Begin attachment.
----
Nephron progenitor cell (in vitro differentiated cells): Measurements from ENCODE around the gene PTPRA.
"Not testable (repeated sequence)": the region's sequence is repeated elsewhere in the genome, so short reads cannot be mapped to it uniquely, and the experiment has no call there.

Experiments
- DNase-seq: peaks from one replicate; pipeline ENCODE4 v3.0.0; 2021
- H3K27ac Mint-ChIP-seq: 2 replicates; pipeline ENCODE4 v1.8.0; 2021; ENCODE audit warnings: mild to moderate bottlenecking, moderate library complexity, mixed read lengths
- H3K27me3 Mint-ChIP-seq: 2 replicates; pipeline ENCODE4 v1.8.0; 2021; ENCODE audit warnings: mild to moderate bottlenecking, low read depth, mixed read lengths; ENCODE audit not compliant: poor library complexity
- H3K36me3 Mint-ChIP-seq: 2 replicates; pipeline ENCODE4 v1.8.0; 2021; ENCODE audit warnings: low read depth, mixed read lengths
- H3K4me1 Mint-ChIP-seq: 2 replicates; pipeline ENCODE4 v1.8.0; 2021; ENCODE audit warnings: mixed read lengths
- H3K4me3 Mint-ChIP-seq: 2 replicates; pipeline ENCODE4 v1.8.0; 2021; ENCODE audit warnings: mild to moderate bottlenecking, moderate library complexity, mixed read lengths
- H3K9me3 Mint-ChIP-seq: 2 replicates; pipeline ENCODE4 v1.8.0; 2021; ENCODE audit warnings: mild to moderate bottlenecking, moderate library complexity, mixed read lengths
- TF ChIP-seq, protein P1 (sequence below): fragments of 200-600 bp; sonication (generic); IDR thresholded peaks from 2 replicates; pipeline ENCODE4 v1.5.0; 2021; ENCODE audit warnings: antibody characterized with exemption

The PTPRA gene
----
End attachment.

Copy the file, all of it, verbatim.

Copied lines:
Nephron progenitor cell (in vitro differentiated cells): Measurements from ENCODE around the gene PTPRA.
"Not testable (repeated sequence)": the region's sequence is repeated elsewhere in the genome, so short reads cannot be mapped to it uniquely, and the experiment has no call there.

Experiments
- DNase-seq: peaks from one replicate; pipeline ENCODE4 v3.0.0; 2021
- H3K27ac Mint-ChIP-seq: 2 replicates; pipeline ENCODE4 v1.8.0; 2021; ENCODE audit warnings: mild to moderate bottlenecking, moderate library complexity, mixed read lengths
- H3K27me3 Mint-ChIP-seq: 2 replicates; pipeline ENCODE4 v1.8.0; 2021; ENCODE audit warnings: mild to moderate bottlenecking, low read depth, mixed read lengths; ENCODE audit not compliant: poor library complexity
- H3K36me3 Mint-ChIP-seq: 2 replicates; pipeline ENCODE4 v1.8.0; 2021; ENCODE audit warnings: low read depth, mixed read lengths
- H3K4me1 Mint-ChIP-seq: 2 replicates; pipeline ENCODE4 v1.8.0; 2021; ENCODE audit warnings: mixed read lengths
- H3K4me3 Mint-ChIP-seq: 2 replicates; pipeline ENCODE4 v1.8.0; 2021; ENCODE audit warnings: mild to moderate bottlenecking, moderate library complexity, mixed read lengths
- H3K9me3 Mint-ChIP-seq: 2 replicates; pipeline ENCODE4 v1.8.0; 2021; ENCODE audit warnings: mild to moderate bottlenecking, moderate library complexity, mixed read lengths
- TF ChIP-seq, protein P1 (sequence below): fragments of 200-600 bp; sonication (generic); IDR thresholded peaks from 2 replicates; pipeline ENCODE4 v1.5.0; 2021; ENCODE audit warnings: antibody characterized with exemption

The PTPRA gene